Asset management systems have come a long way in a fairly short time. The technology has become more powerful and the functionality more sophisticated. IT systems are now a critical component of the asset management industry; the effectiveness and efficiency of firms can be severely reduced by the failure of individual systems.
But how did we get to where we are today?
How far have we come and what can we expect the asset management solutions of the future to look like? Let's take a look at what I think we can identify as the four ‘ages’.
The Asset Management Age
What we think of as asset management in financial services is really a sub-set of a much broader discipline. In the broadest sense, asset management is the management of entities that have a value, where an entity could be a solid physical thing like a car or a building, or something less tangible like a share of the equity in a company. Asset management systems help people to keep track of their assets as they are bought, maintained, and eventually disposed of.
The first system used in financial services were structurally similar to those used in all forms of asset management: they stored information about what assets were held, where they were held, when they were acquired, how much they cost, and how much they are worth now.
The Investment Management Age
As the processes of making and implementing investment decisions became more complex, we needed a more specialized type of solution. Portfolio managers needed systems that would help them to monitor investment portfolios more effectively. They needed systems that would view a portfolio not just as a collection of asset holdings but as a set of individual sources of value, each of which is subject to different and complex factors that determine its value.
Portfolio management systems were developed to provide portfolio managers with more accurate, up to date, and complete information about the sources of value in their portfolios. Investment operations systems (confirmations, settlements, treasury management, etc.) were developed to enable operations staff to implement investment decisions more effectively and consistently.
The Business Management Age
Asset management organizations are businesses that need to generate profits and that have exposures and liabilities that need to be managed. So as the industry evolved, leveraging a broader range of more complex sources of value such as derivatives, there was a growing need for more effective business management.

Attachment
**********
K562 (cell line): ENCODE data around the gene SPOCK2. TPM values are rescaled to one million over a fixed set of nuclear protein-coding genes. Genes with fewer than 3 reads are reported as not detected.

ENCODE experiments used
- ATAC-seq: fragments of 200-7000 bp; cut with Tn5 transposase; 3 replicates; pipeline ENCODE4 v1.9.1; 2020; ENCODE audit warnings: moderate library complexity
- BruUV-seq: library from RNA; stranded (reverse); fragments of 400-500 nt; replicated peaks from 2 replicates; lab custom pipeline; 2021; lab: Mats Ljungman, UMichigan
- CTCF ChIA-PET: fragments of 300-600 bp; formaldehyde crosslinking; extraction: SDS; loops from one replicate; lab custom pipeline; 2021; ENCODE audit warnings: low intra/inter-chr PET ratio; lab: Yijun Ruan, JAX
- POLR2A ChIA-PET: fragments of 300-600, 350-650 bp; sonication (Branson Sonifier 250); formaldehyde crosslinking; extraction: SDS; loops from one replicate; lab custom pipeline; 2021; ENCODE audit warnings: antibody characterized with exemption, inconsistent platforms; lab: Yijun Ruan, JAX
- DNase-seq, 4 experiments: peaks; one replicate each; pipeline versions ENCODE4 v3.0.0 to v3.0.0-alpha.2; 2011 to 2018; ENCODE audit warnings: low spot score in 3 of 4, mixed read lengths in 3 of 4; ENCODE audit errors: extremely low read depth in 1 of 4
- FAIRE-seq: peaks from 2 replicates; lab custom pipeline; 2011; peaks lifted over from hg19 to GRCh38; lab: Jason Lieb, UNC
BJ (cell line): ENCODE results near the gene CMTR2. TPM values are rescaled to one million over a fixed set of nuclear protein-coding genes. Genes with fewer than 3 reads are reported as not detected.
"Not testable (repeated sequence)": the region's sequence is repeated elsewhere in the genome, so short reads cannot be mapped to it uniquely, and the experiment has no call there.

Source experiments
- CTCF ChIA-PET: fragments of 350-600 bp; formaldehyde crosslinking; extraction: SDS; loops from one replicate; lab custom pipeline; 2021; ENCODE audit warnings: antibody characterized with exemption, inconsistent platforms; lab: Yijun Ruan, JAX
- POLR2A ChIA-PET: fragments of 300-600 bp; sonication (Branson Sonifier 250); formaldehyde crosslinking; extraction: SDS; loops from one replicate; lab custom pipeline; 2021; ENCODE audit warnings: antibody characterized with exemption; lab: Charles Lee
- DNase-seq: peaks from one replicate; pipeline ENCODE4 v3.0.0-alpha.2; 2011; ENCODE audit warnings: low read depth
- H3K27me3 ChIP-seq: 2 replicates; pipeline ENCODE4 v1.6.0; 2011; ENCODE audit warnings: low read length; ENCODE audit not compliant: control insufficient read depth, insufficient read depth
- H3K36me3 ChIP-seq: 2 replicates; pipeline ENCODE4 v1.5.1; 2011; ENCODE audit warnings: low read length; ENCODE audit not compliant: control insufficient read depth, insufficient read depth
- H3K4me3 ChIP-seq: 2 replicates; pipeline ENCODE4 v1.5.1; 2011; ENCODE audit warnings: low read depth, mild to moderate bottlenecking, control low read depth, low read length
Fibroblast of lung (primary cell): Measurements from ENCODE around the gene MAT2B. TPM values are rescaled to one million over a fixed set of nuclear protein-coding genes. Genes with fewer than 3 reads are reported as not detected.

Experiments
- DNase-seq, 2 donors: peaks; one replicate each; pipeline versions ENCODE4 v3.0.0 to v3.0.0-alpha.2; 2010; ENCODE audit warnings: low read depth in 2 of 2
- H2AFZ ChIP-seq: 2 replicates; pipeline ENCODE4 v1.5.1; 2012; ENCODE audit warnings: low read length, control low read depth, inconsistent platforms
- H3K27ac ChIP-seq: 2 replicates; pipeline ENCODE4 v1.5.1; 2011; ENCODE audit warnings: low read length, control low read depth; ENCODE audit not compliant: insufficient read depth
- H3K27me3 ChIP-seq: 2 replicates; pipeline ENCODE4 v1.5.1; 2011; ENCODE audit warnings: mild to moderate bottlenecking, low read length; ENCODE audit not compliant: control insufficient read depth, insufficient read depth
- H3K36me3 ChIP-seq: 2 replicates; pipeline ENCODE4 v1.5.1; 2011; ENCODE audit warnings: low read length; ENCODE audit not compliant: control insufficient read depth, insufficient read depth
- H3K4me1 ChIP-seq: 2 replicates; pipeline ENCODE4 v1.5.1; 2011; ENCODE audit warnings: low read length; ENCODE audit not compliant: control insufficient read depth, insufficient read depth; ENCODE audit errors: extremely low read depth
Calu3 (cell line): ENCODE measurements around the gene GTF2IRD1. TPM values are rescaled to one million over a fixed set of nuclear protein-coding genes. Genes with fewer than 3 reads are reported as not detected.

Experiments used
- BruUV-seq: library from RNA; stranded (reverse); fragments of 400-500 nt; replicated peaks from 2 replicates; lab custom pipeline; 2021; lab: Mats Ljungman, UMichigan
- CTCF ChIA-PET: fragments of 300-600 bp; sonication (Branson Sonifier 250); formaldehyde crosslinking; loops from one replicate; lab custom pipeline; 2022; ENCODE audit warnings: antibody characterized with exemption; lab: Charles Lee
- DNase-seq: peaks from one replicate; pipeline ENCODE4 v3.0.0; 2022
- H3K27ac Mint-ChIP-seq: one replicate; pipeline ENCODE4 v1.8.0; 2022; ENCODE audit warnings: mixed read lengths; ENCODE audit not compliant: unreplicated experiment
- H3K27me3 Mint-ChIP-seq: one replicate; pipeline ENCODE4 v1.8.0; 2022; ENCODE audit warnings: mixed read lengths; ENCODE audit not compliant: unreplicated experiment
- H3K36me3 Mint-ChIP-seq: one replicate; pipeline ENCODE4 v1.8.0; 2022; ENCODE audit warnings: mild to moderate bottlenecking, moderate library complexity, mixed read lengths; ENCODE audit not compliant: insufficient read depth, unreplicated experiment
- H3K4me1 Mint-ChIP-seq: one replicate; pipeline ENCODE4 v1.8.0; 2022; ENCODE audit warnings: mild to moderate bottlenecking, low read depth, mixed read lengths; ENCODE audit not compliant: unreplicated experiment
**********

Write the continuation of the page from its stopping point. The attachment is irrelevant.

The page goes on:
Compliance systems, performance measurement systems, and risk management systems were developed to provide middle office functions with the ability to independently monitor the operation of front office and back office teams, and the risks to which individual portfolios and the business as a whole were exposed.
The Client Management Age
Since the dot-com bubble, asset management organizations have focused more and more on the needs of investors, and this trend became much more pronounced following the Global Financial Crisis of 2008. Asset management organizations have had to adjust their perspective from a largely internal one to a largely external one, in which the objectives, needs and interests of their clients have become of primary importance.
And so we come to the present, where the need is for systems that provide better explanations of where value is being added or lost, and much more detail and transparency about the activities of asset management organizations at trade-, client-, fund-, and market-level. Much of the emphasis is now on the visualisation and accessibility of investment information for the investors themselves. In system terms this relates to client communications systems, client management systems and client portals.
The Changing Landscape
As we moved from one age to the next, the focus shifted to a new class of system, however the development of the systems introduced in the previous age didn’t stop. They became mainstream components of the system platforms in asset management organizations, but their product roadmaps had to be re-aligned with the shift in focus in order to adapt them to the new business needs.
But there hasn’t just been a shift in focus from one type of system to another. There have also been sustained and continuing changes in the overall system landscape:
- Systems have changed from asset-centric to asset-agnostic; no longer do we have separate specialized system for equities and bonds.
- System platform architectures have become holistic to ensure that all of the individual systems comprising the enterprise platform share a common and consistent set of data.
Where next for asset management systems?
Perhaps the next significant change will actually move us away from the simple notion of asset management. What I mean by this is that investment management strategies are now much more complex than the old buy-and-hold approach of the Asset Management Age. We now have absolute return strategies, liability-driven investment strategies, structured products, multi-asset investment strategies, and so on. Are we at the point where we don’t just need systems to manage assets within strategies, but also systems that manage the strategies themselves?
An ever-growing number of asset managers around the world rely on BI-SAM to improve their performance measurement capabilities, and thereby their investment strategies.